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Kaminski, John P.; Saladino, Gaspare J.; Leffler, Richard; Schoenleber, Charles H.; Hogan, Margaret A.; Reid, Jonathan M. (ed.) / Ratification of the Constitution by the states: New York (5)
23 (2009)

V. The New York Convention, 17 June-26 July 1788 (continued),   pp. 2169-2340

Page 2200

CONVENTION PROCEEDINGS. The Convention then went into a Com-
mittee of the whole.
A proposition of Mr. Smith, that had been moved as an amendment
to Mr. Jay's motion of the 11th inst. for adopting the Constitution; and
a motion of Mr. Hamilton as an amendment to Mr. Smith's, were then
read.-(These motions, being too long for insertion to-day, will be
given in to-morrow's paper.) [Daily Advertiser, 21 July 1788]
Mr. SMITH's Motion in Convention.'8
THIS CONVENTION having deliberately and maturely examined
and considered the proposed Constitution, reported to Congress by the
Convention of Delegates from the United States of America, and sub-
mitted to their consideration by concurrent resolutions of the Senate
and Assembly of the State of New-York, passed at their last session, DO,
in the name and in the behalf of the PEOPLE of the STATE of NEW-
YORK, declare,
That all freemen have essential rights, of which they cannot by any
compact deprive or divest their posterity; among which are, the enjoy-
ment of life, liberty and the pursuit of happiness.
That all power is originally vested in and consequently derived from
the people; and that government is instituted for their common ben-
efit, protection and security.
That in all cases in which a man may be subjected to a capital or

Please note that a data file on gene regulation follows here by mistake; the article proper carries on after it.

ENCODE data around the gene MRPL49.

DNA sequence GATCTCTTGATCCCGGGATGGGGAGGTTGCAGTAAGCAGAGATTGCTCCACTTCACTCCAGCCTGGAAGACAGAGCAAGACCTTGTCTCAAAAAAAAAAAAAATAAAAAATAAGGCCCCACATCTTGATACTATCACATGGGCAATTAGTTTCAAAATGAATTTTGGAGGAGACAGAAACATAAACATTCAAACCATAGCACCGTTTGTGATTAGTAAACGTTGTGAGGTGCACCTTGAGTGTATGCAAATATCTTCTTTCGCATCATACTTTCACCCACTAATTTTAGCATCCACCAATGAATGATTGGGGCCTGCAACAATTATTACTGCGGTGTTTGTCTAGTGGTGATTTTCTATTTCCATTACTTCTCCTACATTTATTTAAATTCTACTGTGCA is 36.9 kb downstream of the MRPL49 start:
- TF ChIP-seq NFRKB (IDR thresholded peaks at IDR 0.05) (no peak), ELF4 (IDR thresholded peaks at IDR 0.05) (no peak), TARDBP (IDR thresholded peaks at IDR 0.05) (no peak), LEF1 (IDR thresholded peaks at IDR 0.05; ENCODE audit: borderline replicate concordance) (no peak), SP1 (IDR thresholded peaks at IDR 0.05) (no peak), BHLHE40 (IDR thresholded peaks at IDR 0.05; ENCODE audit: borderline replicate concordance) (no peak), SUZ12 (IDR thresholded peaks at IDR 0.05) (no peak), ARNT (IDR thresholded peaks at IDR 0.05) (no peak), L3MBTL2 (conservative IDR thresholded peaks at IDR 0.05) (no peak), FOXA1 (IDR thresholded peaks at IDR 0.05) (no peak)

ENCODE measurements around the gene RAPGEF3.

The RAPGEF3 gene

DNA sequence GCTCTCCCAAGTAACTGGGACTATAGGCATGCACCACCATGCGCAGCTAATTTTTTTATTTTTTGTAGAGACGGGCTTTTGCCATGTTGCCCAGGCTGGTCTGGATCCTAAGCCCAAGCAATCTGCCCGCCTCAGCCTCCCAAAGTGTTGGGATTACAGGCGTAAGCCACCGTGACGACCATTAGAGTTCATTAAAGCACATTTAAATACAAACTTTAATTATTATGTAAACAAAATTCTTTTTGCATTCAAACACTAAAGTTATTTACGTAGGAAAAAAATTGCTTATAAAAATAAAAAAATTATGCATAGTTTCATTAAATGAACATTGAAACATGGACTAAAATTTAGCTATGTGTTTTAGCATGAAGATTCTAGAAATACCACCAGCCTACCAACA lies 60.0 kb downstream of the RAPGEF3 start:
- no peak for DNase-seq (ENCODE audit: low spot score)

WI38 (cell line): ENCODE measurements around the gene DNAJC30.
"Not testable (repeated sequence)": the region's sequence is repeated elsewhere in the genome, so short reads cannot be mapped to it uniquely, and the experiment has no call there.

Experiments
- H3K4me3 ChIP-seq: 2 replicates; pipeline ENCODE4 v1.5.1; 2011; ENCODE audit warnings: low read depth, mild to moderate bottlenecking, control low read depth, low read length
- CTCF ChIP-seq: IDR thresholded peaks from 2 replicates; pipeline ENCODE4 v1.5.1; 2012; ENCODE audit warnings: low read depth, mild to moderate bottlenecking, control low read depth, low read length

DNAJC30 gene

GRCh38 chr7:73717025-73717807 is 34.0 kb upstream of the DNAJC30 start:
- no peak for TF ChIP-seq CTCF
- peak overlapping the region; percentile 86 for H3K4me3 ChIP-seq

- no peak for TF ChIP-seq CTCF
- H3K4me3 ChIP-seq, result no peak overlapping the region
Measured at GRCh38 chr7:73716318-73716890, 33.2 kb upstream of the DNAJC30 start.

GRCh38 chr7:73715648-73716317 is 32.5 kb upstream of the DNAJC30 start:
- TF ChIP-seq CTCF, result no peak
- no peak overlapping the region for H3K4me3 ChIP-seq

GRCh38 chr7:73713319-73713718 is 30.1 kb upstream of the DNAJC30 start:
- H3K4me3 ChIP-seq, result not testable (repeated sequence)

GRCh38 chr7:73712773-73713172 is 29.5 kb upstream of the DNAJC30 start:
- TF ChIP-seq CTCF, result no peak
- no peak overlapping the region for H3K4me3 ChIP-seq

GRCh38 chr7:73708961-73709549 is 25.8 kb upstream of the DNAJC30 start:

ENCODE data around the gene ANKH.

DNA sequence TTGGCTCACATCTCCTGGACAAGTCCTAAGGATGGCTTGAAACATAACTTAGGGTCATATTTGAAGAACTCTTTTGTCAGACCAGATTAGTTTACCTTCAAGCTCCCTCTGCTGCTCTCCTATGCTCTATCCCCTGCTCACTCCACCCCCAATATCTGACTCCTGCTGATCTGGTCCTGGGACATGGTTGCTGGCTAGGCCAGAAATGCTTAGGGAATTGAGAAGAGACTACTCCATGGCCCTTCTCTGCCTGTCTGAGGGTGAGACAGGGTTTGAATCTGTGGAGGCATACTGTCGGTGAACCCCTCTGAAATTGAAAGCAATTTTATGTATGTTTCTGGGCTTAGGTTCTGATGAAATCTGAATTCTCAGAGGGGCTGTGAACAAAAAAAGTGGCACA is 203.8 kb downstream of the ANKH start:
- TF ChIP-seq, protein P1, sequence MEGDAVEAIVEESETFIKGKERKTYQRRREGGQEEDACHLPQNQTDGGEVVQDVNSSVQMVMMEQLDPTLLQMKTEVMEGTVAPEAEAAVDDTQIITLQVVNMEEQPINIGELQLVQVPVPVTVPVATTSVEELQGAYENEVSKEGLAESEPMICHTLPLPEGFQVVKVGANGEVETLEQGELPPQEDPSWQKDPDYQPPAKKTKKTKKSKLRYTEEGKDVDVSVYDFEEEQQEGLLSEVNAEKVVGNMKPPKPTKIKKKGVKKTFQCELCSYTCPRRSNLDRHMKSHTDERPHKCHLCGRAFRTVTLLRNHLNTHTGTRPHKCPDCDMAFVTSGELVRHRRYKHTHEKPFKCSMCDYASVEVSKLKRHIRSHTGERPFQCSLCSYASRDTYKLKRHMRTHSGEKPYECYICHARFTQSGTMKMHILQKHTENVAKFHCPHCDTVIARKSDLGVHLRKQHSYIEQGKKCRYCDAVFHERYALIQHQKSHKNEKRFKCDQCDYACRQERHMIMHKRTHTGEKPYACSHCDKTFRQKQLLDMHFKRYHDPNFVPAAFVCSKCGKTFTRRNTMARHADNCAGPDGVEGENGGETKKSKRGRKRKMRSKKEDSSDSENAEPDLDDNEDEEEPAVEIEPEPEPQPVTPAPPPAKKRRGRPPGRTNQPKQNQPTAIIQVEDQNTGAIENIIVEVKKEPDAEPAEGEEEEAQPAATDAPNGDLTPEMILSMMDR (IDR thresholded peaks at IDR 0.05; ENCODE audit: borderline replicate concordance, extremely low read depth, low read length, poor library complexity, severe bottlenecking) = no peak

infamous punishment, no one ought to be put on his trial unless on
an indictment by a grand jury; and that, in all capital or criminal pros-
ecutions, the accused hath a right to demand the cause and nature of
his accusation, and witnesses;-to produce testimony and have counsel
in his defence, and to a fair, public and speedy trial by an impartial
jury of the county in which the crime was committed, without whose
unanimous consent he ought not to be found guilty (except in the
government of the land and naval forces), nor ought he to be com-
pelled to give evidence against himself.
That no freeman ought to be taken, imprisoned, or disseized of his
freehold, or be exiled or deprived of his privileges, franchises, life,
liberty, or property, but by the law of the land.
That no person ought to be put in jeopardy of life or limb, or oth-
erwise punished twice for one and the same offence, unless upon im-
That every freeman, restrained in his liberty, is entitled to an enquiry
into the lawfulness of such restraint, without denial or delay; and to a
removal thereof, if unlawful.

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